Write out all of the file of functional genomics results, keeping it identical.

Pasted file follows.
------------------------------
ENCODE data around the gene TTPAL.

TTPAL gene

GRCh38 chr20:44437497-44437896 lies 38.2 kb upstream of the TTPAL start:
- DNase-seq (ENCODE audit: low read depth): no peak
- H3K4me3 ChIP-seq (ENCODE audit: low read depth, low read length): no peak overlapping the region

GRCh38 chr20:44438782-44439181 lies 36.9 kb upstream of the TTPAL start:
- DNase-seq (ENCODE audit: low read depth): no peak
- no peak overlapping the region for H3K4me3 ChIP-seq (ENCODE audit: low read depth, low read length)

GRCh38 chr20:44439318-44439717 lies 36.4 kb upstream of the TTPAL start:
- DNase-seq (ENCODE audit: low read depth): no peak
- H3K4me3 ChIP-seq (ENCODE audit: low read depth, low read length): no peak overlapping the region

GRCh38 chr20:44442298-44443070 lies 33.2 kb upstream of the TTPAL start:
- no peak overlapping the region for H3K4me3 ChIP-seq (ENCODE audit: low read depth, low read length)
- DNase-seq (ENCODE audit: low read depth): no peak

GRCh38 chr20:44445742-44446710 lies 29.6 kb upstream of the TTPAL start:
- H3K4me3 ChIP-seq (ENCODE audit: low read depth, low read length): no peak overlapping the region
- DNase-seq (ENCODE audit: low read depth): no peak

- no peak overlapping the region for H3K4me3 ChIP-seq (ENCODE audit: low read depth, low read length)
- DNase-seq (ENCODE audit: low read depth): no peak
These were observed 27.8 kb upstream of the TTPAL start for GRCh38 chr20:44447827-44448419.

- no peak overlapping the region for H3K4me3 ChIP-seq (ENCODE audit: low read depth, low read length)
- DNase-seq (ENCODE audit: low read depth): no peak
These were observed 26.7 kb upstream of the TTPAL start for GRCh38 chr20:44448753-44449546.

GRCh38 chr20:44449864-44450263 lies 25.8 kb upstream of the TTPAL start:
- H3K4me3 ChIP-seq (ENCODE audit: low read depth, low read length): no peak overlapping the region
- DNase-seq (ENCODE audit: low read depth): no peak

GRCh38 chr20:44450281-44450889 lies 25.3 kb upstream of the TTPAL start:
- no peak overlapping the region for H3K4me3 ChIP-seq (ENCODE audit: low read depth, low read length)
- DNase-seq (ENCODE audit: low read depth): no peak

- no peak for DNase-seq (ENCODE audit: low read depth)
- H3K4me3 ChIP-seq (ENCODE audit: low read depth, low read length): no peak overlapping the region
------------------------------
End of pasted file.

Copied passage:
ENCODE data around the gene TTPAL.

TTPAL gene

GRCh38 chr20:44437497-44437896 lies 38.2 kb upstream of the TTPAL start:
- DNase-seq (ENCODE audit: low read depth): no peak
- H3K4me3 ChIP-seq (ENCODE audit: low read depth, low read length): no peak overlapping the region

GRCh38 chr20:44438782-44439181 lies 36.9 kb upstream of the TTPAL start:
- DNase-seq (ENCODE audit: low read depth): no peak
- no peak overlapping the region for H3K4me3 ChIP-seq (ENCODE audit: low read depth, low read length)

GRCh38 chr20:44439318-44439717 lies 36.4 kb upstream of the TTPAL start:
- DNase-seq (ENCODE audit: low read depth): no peak
- H3K4me3 ChIP-seq (ENCODE audit: low read depth, low read length): no peak overlapping the region

GRCh38 chr20:44442298-44443070 lies 33.2 kb upstream of the TTPAL start:
- no peak overlapping the region for H3K4me3 ChIP-seq (ENCODE audit: low read depth, low read length)
- DNase-seq (ENCODE audit: low read depth): no peak

GRCh38 chr20:44445742-44446710 lies 29.6 kb upstream of the TTPAL start:
- H3K4me3 ChIP-seq (ENCODE audit: low read depth, low read length): no peak overlapping the region
- DNase-seq (ENCODE audit: low read depth): no peak

- no peak overlapping the region for H3K4me3 ChIP-seq (ENCODE audit: low read depth, low read length)
- DNase-seq (ENCODE audit: low read depth): no peak
These were observed 27.8 kb upstream of the TTPAL start for GRCh38 chr20:44447827-44448419.

- no peak overlapping the region for H3K4me3 ChIP-seq (ENCODE audit: low read depth, low read length)
- DNase-seq (ENCODE audit: low read depth): no peak
These were observed 26.7 kb upstream of the TTPAL start for GRCh38 chr20:44448753-44449546.

GRCh38 chr20:44449864-44450263 lies 25.8 kb upstream of the TTPAL start:
- H3K4me3 ChIP-seq (ENCODE audit: low read depth, low read length): no peak overlapping the region
- DNase-seq (ENCODE audit: low read depth): no peak

GRCh38 chr20:44450281-44450889 lies 25.3 kb upstream of the TTPAL start:
- no peak overlapping the region for H3K4me3 ChIP-seq (ENCODE audit: low read depth, low read length)
- DNase-seq (ENCODE audit: low read depth): no peak

- no peak for DNase-seq (ENCODE audit: low read depth)
- H3K4me3 ChIP-seq (ENCODE audit: low read depth, low read length): no peak overlapping the region